One of the difficult things about being a military spouse is finding the balance between “his job” and “our military career.” It’s not my career. It’s his. But because of the nature of military life, it’s also “ours” together. Where we live, when we come and go, what kind of place we live, what my job options are, are all directly tied to the fact that my spouse is an active duty service member.
I get frustrated with the people who wear their spouse’s rank/career on their sleeves and act like they are the ones actually doing the work, and I want to be clear that this isn’t what I mean when I refer to “us” or say that “we applied for orders.” Physically my spouse is the one applying for orders. But we make the decisions together as a team because that is how we function but also because the things that happen in his career also happen to me.
It’s important to keep in mind the myriad of ways that we have to negotiate life from both the civilian and the military worlds and try to find a balance in between. Part of walking that line is establishing some clear (if only mental) guidelines to tell the difference.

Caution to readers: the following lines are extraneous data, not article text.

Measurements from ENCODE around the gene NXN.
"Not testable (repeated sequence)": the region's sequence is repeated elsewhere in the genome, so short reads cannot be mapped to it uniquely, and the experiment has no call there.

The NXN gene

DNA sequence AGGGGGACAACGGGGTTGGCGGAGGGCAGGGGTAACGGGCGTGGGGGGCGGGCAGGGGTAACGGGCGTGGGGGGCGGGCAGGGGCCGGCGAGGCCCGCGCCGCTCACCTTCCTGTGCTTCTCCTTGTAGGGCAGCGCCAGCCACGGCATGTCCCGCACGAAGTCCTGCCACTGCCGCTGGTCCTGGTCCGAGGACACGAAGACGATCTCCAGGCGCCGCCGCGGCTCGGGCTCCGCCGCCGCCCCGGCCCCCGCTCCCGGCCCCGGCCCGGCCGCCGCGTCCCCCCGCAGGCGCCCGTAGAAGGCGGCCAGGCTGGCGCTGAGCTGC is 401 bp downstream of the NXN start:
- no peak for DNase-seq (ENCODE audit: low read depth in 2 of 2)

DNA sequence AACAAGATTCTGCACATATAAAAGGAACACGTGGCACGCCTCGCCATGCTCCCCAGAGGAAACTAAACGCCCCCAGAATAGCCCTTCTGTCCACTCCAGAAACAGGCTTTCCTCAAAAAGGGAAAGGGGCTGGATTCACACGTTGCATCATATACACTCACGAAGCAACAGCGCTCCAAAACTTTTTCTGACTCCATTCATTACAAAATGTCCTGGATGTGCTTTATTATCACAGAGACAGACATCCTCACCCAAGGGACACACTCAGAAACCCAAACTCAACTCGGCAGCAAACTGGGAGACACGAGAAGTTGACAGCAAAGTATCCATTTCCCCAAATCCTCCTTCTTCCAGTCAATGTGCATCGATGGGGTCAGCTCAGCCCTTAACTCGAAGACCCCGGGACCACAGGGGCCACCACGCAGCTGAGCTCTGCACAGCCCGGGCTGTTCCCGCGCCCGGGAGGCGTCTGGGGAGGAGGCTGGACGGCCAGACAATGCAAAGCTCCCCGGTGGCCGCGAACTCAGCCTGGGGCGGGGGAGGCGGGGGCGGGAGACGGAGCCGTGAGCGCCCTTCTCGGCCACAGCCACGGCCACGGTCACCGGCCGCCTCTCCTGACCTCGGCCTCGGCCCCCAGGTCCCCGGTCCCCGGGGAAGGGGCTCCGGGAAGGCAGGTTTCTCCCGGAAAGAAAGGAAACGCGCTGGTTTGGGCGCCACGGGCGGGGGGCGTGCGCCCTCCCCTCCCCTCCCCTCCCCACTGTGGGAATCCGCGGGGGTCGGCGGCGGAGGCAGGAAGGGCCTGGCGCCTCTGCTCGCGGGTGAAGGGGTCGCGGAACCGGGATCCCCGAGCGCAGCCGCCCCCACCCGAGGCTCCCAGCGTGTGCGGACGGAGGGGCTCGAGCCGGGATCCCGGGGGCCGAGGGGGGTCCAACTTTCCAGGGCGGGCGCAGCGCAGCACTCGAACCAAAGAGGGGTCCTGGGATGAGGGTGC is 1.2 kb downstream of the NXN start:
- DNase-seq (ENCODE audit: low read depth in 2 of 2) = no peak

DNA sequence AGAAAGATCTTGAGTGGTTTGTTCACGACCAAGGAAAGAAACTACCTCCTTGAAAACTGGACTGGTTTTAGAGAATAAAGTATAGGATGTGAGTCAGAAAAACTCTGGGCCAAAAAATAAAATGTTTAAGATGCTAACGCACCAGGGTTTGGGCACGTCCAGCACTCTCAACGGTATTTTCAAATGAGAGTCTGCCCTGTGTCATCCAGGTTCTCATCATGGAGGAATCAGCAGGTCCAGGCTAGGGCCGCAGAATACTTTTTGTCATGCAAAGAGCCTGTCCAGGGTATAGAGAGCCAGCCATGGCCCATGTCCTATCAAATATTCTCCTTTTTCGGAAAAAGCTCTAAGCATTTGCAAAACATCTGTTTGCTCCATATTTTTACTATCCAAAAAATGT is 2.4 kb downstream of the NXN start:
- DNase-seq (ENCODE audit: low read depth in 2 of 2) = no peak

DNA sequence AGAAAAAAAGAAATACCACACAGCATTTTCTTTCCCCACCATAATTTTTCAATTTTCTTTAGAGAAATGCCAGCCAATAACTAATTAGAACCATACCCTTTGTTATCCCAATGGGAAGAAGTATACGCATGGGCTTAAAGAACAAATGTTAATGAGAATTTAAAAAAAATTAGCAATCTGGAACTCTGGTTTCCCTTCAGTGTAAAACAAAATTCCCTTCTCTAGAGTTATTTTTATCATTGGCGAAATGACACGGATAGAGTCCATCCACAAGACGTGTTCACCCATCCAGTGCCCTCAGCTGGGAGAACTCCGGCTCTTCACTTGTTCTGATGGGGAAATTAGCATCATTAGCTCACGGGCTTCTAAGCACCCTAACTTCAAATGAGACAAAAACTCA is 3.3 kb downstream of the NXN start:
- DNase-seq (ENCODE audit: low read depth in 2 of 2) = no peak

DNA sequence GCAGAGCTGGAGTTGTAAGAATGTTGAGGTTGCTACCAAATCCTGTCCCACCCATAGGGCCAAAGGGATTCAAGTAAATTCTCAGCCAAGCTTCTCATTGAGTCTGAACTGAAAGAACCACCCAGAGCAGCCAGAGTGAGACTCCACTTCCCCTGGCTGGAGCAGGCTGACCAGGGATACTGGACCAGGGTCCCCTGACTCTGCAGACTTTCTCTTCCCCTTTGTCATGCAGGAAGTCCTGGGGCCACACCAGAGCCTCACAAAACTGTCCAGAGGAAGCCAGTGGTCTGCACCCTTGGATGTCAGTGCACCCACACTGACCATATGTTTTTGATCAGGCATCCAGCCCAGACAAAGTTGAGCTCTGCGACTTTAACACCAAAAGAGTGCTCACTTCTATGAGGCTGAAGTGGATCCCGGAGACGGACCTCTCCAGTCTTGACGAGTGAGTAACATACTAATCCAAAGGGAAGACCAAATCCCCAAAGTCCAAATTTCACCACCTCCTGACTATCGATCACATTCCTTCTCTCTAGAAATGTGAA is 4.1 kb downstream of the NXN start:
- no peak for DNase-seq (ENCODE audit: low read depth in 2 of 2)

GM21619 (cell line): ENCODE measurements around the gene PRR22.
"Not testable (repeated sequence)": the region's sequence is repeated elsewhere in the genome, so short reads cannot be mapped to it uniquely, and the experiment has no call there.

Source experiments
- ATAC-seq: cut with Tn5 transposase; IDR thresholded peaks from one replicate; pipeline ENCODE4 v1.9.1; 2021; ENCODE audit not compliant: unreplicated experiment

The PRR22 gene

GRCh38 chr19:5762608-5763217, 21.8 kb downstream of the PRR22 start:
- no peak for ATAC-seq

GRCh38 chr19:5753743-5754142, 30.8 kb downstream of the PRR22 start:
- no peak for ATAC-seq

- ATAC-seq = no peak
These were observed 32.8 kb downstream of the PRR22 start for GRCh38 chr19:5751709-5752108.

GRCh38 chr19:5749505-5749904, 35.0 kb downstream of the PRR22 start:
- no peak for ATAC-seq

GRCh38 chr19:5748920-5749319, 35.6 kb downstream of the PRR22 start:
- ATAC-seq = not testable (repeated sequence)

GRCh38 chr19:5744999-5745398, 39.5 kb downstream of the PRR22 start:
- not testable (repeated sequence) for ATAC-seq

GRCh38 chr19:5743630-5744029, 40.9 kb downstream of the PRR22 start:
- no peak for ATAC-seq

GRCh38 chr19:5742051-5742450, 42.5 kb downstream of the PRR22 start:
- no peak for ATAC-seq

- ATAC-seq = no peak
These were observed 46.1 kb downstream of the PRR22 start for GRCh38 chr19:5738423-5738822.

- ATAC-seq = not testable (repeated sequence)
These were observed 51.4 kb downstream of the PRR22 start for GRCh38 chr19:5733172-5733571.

These are the types of mindsets that have helped me:
- It’s “our” career but “his” job. The big picture stuff is ours together but the actual job? That’s all him.
- Big Career Decisions are jointly made because Big Career Decisions directly impact us both.
- “Military spouse” isn’t the toughest job in the military, despite what the stickers/tshirts/coffee mugs say. It’s no walk in the park but I’m not making life and death decisions.
- We live in a civilian house; the navy doesn’t live here. Once he walks through the door, military rules (mostly*) don’t apply.
- I hold no rank (and I’m pleased as punch about it). I don’t have any clout because of who my spouse is, nor do I have any restriction on who my friends are.
- I don’t have to impress anybody because, as mentioned, I hold no rank. I can just be me.
- His job is his job just like a plumber has a job and a lawyer has a job. This is just his job. I try to take it as seriously as I would take any job my spouse had, but not really more than that. It’s just his job.
At the end of the day it’s really what works best for you, but I find having a little perspective is good, too. Hopefully this helps you gain a little of that, too. As always, this is what works for us (and for me as a navigate this not-so-simple life) and your mileage may vary.
Got other tips? Share them below. 🙂
*Obviously we keep OPSEC things in mind no matter where we are and other common sense things.